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Four Minutes

The plucky freshman toed the line in his lane next to the older boys. Bobby, tall and slender, looked undersized in his relatively bulky singlet that hung from his frame like a sheet billowing on a clothesline. He had the shirt tucked into his shorts, which were pulled up high. It looked ridiculous, but he preferred it that way. It made him feel intact, impenetrable. He shook his legs out and hopped up and down on the rubbery track tensing his calf muscles each time he sprung up into the air.

The other boys ignored him despite the fact that he had greeted them openly when he walked onto the track. Each of them had their own routines as they flexed muscles, stretched legs, twisted their arms back behind their heads, and jogged a few feet ahead and back all in the name of preparing themselves for the race. A physical and mental tension permeated the space around them like a fog engulfs a lone bridge in a valley.

Bobby could feel the sweat forming on his back. He could smell the odors of boys preparing to run. Some had over done it on the deodorant, while others had done without, producing a distinct mix of clean and musky scents that would otherwise be distasteful, but to Bobby, these were the smells of competition. A pit in his stomach ached, but a fire stoked there as well. It burned rapidly, fueling his desire to dig his toe into the track and propel himself forward, pumping his arms and legs like pistons in a fiery engine.

Finally, all of the boys settled into their positions. On the blocks, muscles tensed and legs shook ever so slightly in anticipation. One boy on the outer lane twitched as if he were starting the race, but his feet barely budged from the blocks. Nervousness and unsettled stomachs reigned over the runners.

Bobby held still like he was frozen in place by an irascible fairytale witch. He focused all of his energy on hearing the crack of the starting gun. His field of vision narrowed and all sound drained from his ears. He could see nothing but the lane before him and the bend to the left that awaited him. The rubbery track gave ever so slightly at the push of his toes. He could feel the compressed springs in his legs ready to uncoil the moment the gun fired.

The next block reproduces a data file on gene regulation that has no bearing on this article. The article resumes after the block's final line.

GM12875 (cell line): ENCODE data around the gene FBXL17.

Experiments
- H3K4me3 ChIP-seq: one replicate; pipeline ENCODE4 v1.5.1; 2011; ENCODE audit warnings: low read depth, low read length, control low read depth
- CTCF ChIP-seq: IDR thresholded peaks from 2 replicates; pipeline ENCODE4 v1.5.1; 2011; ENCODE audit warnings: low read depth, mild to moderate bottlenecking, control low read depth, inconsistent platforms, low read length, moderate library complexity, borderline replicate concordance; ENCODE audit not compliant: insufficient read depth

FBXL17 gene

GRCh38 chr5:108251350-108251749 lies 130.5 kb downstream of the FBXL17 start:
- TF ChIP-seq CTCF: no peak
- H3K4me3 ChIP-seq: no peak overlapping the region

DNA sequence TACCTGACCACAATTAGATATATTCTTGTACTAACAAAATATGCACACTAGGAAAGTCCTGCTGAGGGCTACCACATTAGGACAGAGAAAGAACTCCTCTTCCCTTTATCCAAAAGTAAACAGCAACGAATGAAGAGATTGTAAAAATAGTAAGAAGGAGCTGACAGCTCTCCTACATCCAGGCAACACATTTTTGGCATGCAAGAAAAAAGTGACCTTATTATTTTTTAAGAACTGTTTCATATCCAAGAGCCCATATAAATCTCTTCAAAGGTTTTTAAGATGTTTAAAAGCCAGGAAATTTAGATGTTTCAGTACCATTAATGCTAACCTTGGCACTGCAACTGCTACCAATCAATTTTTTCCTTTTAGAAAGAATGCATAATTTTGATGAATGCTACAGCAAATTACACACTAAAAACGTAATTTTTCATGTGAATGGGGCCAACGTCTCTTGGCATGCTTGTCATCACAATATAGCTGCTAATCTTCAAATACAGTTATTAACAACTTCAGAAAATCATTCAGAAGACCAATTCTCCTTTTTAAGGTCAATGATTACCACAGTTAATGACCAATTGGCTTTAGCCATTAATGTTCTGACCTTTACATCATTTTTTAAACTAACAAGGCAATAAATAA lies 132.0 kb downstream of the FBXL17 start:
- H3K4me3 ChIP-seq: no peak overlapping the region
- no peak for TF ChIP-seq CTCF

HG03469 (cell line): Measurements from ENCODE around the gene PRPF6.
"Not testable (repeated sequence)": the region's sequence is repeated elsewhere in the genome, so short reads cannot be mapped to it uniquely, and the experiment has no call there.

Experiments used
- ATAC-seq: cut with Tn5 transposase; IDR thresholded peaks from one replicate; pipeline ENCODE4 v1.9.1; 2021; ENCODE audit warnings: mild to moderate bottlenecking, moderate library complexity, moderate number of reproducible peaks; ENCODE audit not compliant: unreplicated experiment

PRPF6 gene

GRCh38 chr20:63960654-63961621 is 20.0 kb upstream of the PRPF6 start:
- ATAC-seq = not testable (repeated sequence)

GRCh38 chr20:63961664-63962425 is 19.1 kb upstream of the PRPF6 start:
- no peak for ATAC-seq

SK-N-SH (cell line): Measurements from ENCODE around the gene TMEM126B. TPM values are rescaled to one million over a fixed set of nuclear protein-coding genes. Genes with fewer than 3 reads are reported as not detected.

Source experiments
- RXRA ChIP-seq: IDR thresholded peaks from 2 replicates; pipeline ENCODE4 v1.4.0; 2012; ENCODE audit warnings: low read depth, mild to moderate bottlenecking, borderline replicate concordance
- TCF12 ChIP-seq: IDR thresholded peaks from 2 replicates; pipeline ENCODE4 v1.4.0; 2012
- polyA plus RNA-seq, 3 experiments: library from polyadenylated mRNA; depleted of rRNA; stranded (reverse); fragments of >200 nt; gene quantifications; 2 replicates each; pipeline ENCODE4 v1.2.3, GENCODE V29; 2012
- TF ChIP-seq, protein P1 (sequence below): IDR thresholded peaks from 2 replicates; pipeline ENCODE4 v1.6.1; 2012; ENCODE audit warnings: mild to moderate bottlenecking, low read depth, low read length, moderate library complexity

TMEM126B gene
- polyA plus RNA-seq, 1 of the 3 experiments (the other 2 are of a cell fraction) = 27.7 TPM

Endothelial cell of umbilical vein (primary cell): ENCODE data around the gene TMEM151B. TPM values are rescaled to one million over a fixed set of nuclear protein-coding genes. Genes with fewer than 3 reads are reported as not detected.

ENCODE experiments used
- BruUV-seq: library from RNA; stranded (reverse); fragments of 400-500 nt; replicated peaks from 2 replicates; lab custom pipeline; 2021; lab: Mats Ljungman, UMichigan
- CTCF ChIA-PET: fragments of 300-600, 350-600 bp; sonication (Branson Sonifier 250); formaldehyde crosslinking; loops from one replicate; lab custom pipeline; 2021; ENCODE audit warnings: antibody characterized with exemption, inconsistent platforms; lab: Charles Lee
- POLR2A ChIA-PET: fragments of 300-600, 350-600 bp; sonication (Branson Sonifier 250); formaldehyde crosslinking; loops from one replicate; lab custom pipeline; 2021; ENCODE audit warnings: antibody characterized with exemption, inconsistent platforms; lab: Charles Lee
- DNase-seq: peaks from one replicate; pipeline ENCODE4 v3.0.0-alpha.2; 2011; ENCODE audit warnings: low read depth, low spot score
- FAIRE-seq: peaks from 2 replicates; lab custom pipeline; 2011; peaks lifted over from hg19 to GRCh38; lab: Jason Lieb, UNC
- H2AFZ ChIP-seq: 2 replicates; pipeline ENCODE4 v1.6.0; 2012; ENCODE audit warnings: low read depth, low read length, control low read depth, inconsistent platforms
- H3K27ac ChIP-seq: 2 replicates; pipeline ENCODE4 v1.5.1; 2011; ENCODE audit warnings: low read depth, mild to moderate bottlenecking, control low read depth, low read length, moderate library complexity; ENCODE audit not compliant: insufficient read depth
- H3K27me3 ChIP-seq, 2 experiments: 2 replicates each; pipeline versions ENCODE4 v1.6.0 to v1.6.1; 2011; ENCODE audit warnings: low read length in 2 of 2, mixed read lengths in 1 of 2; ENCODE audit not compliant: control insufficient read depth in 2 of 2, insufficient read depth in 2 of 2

The sound of the gun unleashed a fury of motion in him. He still couldn’t see the other boys next to him. He could only feel the pulsing muscles in his legs as he propelled himself forward on the track. He ran into the tunnel pumping his arms and legs in an efficient and furious motion. His breathing ratcheted higher and higher, but he contained it as if he were doling out precious oxygen in small allotments to the needy muscles in his legs. He didn’t want to overfeed the beast. It was like a hungry dog that would devour whatever he put in front of it. His heart thrummed loudly like the pistons in a race car.

Four turns later, Bobby blew through the starting point again. His arms and legs still pumped in a fluid motion that was a sight to behold. He floated. His eyes were narrowed and focused on the track ahead of him. He sucked in air and forced it out with each pounding step. Together, all of this motion moved in a beautiful orchestration of human strength and endurance.

The cheers of the crowd around the track fell on deaf ears. Bobby heard nothing but the pounding of his own heart and the hissing of his own breath. The rest of the world was a blur of silence. He ran in this trance for four laps unaware of where he was in relation to his competitors. He didn’t really care. He loved losing himself in the run. He loved the feeling of his legs burning, his heart thumping, and his lungs pumping. Like an airplane, he needed to get to a certain speed to take off, but when he did, it transported him to a different world, one of a strange euphoria that coddled him like an addict tripping on his drug of choice except his drug was the thrill of the race.

The moment he broke through the finish line, he came back down to earth. The tunnel faded and the crowd came back into view. He heard a roar that deafened him momentarily and he looked out of sorts like someone who had just woken up from a dream and struggled to discern the difference between the dream and reality. He put his hands on his head and sucked in air as he walked further down the track to catch his breath. He looked back and several runners were still crossing the finish line. His coach and teammates flogged him with congratulatory yelps and slaps on the back. The race clock read 4:03. He had come perilously close to a four-minute mile.

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